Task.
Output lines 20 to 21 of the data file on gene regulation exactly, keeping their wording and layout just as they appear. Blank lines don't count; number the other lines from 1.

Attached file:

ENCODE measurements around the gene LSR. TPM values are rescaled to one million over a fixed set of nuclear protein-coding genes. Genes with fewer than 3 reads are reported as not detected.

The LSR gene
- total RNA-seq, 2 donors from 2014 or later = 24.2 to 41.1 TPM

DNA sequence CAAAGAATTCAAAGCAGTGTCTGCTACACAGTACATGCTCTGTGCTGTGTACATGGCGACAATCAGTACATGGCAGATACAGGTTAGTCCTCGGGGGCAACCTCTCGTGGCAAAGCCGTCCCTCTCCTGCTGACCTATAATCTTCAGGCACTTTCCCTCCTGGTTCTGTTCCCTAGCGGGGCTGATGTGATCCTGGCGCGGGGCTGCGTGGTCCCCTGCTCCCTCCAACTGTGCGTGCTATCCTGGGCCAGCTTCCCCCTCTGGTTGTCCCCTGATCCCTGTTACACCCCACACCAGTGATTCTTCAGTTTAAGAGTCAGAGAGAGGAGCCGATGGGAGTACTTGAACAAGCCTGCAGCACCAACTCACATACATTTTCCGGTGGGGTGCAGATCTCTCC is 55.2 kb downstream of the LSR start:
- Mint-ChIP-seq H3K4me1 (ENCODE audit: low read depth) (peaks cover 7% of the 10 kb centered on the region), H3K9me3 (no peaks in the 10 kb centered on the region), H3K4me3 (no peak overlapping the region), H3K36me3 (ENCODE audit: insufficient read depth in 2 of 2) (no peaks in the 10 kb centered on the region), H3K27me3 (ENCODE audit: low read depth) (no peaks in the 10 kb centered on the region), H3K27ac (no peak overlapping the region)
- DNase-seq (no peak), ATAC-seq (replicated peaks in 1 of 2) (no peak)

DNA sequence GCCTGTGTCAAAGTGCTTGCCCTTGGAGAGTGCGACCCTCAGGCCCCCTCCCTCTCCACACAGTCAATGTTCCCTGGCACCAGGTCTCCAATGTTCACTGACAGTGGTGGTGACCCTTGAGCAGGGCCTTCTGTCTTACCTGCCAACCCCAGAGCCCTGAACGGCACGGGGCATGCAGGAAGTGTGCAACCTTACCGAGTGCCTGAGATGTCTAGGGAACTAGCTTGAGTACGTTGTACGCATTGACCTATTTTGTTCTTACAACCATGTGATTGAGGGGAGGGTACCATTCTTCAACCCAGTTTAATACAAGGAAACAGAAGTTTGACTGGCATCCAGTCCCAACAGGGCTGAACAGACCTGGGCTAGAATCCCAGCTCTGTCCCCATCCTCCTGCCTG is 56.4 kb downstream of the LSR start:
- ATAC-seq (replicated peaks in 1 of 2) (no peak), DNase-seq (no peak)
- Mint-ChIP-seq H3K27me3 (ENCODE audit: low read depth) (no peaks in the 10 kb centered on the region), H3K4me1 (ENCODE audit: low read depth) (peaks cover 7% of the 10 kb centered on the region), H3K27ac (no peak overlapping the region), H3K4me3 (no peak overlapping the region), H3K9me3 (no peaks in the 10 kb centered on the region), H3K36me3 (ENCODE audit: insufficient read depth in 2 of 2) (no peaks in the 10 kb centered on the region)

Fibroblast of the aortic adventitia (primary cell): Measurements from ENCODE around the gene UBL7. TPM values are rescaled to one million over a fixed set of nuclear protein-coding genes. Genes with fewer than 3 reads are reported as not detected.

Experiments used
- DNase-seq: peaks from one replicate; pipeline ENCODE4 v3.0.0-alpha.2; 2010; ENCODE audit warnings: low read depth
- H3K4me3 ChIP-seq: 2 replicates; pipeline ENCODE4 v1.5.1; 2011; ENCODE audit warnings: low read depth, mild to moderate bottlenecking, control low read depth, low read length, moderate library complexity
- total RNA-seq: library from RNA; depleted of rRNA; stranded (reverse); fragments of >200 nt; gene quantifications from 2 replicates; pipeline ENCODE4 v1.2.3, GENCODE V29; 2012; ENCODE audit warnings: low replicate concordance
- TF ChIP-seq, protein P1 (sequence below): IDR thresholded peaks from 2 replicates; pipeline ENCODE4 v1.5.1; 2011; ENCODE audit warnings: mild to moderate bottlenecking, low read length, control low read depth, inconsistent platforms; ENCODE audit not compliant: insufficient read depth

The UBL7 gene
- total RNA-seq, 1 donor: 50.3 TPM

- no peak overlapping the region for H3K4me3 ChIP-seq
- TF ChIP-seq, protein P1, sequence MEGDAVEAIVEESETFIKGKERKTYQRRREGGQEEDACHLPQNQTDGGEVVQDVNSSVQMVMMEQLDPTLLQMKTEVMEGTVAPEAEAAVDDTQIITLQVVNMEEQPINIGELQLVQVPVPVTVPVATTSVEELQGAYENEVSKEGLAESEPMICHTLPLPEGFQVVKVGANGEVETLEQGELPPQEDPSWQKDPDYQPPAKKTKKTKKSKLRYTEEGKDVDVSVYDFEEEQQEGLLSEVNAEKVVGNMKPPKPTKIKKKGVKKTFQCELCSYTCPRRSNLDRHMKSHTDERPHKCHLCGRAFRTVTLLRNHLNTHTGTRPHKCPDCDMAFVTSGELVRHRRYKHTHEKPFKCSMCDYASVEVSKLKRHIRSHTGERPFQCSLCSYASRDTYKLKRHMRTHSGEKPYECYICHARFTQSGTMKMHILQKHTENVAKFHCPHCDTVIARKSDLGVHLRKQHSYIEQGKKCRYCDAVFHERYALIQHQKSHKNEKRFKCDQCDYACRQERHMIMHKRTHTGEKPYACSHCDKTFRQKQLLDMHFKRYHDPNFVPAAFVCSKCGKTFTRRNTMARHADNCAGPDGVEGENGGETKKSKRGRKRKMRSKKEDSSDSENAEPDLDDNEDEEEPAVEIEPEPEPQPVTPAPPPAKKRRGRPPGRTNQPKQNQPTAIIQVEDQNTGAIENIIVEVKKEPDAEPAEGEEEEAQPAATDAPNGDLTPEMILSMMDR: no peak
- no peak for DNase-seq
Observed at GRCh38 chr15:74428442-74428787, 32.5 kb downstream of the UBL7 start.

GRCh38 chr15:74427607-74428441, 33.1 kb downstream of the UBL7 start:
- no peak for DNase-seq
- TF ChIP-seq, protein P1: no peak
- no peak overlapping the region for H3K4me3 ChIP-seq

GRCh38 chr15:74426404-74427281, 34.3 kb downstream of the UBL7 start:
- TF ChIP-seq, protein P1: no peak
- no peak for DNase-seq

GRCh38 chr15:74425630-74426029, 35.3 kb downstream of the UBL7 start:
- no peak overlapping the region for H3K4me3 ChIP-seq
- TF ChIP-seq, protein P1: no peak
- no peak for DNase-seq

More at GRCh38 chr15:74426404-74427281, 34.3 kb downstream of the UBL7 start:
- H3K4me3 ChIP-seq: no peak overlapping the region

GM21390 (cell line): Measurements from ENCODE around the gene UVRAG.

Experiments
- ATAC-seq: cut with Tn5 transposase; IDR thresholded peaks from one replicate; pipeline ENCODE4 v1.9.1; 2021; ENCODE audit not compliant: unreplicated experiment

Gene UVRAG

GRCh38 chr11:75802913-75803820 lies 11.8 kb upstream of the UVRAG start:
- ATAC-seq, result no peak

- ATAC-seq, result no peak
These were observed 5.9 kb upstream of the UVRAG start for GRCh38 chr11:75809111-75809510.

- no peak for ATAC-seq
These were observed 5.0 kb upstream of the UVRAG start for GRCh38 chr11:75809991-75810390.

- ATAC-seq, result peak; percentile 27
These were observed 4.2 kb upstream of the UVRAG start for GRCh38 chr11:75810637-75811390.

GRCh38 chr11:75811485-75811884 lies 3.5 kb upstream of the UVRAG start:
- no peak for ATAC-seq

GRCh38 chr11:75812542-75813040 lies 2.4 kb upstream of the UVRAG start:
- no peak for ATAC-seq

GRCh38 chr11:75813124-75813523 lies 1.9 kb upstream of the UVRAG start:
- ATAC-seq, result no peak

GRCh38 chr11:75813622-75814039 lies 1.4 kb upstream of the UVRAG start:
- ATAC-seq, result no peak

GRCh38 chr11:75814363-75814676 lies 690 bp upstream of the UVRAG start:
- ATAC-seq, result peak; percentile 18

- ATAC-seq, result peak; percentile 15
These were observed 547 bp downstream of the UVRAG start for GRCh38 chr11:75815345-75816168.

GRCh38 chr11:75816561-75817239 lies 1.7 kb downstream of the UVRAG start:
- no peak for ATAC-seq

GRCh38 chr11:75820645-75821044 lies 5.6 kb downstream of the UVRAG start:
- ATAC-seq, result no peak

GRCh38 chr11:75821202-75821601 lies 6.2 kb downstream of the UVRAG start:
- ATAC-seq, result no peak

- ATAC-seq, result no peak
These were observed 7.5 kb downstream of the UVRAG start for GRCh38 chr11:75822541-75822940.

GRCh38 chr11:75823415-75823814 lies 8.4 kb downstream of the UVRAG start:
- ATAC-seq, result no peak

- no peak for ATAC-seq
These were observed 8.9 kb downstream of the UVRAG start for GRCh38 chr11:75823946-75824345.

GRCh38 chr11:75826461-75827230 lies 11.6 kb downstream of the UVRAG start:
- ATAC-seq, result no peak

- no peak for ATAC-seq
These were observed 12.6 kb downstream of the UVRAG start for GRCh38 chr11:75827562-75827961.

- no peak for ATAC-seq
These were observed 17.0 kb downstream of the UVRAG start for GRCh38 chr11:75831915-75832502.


- no peak for DNase-seq
Observed at GRCh38 chr15:74428442-74428787, 32.5 kb downstream of the UBL7 start.